Agriculture Extension Volunteer
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• Increase farmers’ capacity to improve diversity, productivity, and/or sustainability of smallholder farmer agricultural production
• Increase farmers’ capacity to increase agriculture-related income
• Increase the capacity of women of reproductive age and/or key household decision makers to increase the dietary diversity of households
Agricultural Extension Volunteers work with lead farmers, NGOs, Community Based Organizations and schools to promote a variety of sustainable agricultural practices including bio-intensive gardens, small animal husbandry (mainly poultry), agroforestry and climate smart agriculture. Volunteers also work to improve farmer’s capacity to increase agriculture-related income generating activities (IGAs) through basic business skill training and basic financial management such as basic bookkeeping. To promote healthy nutrition, Volunteers work with household decision makers (like mothers) to conduct nutrition trainings and cooking demonstrations. Peace Corps Madagascar provides training on these activities to ensure generalists with enthusiasm to learn are equipped to support their community.
Peace Corps Madagascar promotes gender awareness and girls’ education and empowerment. Volunteers will receive training on gender challenges in Madagascar and will have the opportunity to implement gender-related activities that are contextually appropriate. During service, Volunteers will look for ways to work with community members to promote gender-equitable norms and increase girls’ sense of agency. As part of their work, Volunteers will also report on these efforts and their impact.
Volunteers serving in this project have an opportunity to address real needs in the country. Over the last 3 decades, environmental degradation has steadily taken place in Madagascar mainly due to human activities like agriculture, but exacerbated by climate change. Recent trends are showing that Madagascar is susceptible to severe and extreme climate events: drought, flood and cyclone; and as a result, the majority of Malagasy people are food insecure.
Overall, more than 50% of Malagasy children under 5 suffer from chronic malnutrition, ranking Madagascar among 6 countries in the world with chronic malnutrition. More than 80% of Malagasy people are farmers; inadequate agricultural techniques like slash and burn or excessive use of chemical products (pesticide and fertilizer) are used, often leading to environmental destruction. Malagasy Agriculture Extension agents, though they exist in some areas of the country, cannot reach the majority of farmers who really need their services. The lack of rural infrastructure suitable for agriculture growth, like irrigation systems, make farmers dependent on erratic rainfall for their farming activities. As a result, farming production stays at the subsistence level and often cannot produce enough to feed a household or sell at market. They lack adequate techniques to increase their yields and a high level of poverty, resulting in a dire food insecurity situation.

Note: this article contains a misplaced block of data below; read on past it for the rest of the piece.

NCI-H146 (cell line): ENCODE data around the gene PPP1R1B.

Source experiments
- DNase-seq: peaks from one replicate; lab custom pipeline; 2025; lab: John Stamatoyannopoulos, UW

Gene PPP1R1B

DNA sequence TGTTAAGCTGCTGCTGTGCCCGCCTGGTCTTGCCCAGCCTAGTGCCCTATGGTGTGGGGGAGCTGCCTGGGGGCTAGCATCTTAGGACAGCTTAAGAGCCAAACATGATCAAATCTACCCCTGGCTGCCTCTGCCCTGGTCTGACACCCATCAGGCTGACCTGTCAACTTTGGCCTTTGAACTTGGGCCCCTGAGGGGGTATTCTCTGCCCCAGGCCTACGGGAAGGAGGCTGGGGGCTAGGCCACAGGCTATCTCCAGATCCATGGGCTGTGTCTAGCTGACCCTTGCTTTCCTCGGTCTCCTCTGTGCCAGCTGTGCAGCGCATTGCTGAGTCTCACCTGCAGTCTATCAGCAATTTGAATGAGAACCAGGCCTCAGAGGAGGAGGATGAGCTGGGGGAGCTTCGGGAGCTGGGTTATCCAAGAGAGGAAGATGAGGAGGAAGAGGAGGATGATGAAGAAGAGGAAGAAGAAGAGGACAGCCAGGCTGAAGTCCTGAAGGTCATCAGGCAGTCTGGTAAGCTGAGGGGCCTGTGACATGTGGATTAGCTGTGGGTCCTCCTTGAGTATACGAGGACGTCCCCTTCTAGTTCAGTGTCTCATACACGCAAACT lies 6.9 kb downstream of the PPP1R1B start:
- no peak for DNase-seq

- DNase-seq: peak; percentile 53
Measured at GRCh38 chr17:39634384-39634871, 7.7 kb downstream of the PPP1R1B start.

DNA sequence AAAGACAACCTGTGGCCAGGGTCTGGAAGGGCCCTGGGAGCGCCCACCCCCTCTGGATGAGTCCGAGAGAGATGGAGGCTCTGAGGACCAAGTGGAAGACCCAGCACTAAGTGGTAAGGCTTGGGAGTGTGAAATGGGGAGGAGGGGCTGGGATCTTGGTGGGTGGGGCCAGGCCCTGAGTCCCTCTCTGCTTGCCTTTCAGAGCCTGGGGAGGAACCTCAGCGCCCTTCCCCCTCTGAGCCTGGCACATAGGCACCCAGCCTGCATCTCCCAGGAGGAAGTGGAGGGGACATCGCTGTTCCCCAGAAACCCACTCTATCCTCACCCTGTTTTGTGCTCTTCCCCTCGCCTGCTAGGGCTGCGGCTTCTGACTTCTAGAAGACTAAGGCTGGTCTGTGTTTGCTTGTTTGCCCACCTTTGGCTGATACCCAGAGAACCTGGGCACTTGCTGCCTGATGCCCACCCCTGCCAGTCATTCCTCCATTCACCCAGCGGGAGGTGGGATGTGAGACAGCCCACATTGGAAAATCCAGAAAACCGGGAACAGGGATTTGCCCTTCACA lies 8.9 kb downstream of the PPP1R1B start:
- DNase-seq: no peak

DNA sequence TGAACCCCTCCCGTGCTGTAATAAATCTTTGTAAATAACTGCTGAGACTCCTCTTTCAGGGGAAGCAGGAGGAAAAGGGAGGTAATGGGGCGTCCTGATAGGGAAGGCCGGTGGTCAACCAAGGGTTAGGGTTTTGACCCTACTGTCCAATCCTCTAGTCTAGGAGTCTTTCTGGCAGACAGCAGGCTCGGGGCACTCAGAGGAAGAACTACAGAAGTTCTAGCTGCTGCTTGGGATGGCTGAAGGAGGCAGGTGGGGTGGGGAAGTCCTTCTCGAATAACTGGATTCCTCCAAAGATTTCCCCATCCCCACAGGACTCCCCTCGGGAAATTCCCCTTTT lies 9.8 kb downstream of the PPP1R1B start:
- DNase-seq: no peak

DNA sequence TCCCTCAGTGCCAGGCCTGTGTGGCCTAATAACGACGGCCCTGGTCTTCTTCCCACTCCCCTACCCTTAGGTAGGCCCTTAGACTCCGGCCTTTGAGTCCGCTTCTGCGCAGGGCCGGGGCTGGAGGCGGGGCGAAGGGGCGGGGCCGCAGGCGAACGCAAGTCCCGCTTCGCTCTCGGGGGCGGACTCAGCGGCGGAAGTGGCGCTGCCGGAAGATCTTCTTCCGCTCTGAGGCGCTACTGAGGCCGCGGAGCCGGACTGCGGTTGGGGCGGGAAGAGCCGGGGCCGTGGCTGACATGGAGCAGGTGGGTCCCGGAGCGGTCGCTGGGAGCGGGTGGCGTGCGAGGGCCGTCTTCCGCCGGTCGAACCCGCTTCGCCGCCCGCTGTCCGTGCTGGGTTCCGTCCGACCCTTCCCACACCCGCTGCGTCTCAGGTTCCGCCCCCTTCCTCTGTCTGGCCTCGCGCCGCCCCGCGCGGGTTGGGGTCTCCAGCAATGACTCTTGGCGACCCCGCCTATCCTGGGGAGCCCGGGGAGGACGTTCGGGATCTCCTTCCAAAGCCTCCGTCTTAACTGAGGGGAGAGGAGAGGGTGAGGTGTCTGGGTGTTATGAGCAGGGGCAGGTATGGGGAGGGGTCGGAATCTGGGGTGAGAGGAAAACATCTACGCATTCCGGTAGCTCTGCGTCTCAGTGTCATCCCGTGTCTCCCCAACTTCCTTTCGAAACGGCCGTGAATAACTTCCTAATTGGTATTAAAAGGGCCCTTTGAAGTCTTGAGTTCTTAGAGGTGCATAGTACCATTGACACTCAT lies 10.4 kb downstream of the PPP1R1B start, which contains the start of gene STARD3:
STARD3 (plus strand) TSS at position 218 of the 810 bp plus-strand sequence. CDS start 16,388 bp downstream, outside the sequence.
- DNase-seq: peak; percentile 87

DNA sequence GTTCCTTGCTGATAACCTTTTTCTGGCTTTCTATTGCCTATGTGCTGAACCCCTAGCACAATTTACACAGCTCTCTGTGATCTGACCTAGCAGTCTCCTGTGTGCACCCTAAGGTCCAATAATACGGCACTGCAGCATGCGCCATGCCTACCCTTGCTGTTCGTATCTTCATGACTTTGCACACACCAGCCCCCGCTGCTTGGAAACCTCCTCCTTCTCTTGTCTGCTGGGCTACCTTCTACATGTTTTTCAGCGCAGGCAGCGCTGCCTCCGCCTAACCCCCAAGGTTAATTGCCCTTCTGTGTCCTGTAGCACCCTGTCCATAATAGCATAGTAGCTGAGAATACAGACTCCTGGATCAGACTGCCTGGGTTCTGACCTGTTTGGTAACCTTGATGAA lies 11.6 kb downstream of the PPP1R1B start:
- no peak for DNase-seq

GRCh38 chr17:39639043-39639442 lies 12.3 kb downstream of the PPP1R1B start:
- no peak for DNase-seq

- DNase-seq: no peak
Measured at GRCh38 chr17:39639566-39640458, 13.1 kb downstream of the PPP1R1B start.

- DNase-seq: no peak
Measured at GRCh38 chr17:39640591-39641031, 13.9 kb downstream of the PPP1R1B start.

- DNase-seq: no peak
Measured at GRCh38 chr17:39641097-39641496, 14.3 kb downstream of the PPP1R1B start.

• Bachelor of Arts/Bachelor of Science degree in any field
• 5 years' professional work experience
• Agronomy, Horticulture, Agribusiness, Agroforestry, Food Security or crop production fields
• Experience in a variety of farming techniques
• School garden experience is highly desirable
Required Language Skills
Peace Corps/Madagascar therefore suggests that invitees take an intensive French course before departing USA for service. They may not use this much in their daily work since the primary spoken language is Malagasy (the sole language in which PCVs will be trained during Pre-Service Training, but many partner technical reports, newspapers, and food menus are in
• Housing: During service, Volunteers live in private one-room or two-room housing. House material often depends on the region, with walls made out of local wooden material in the Coast and concrete in the Highlands. Volunteers have individual outdoor bath houses and latrines, but often no running water or electricity. Some communities may have access to generators that can provide electricity/battery recharge, but that is not standard.
• Communication: Almost all communication is conducted by cell phone. Peace Corps will help you buy your phone during the first few days of Pre-Service Training if you did not bring an unlocked phone from the States. Call costs are based on the amount of minutes used and texts sent and are deducted immediately. Incoming calls and texts, even from the US, are free.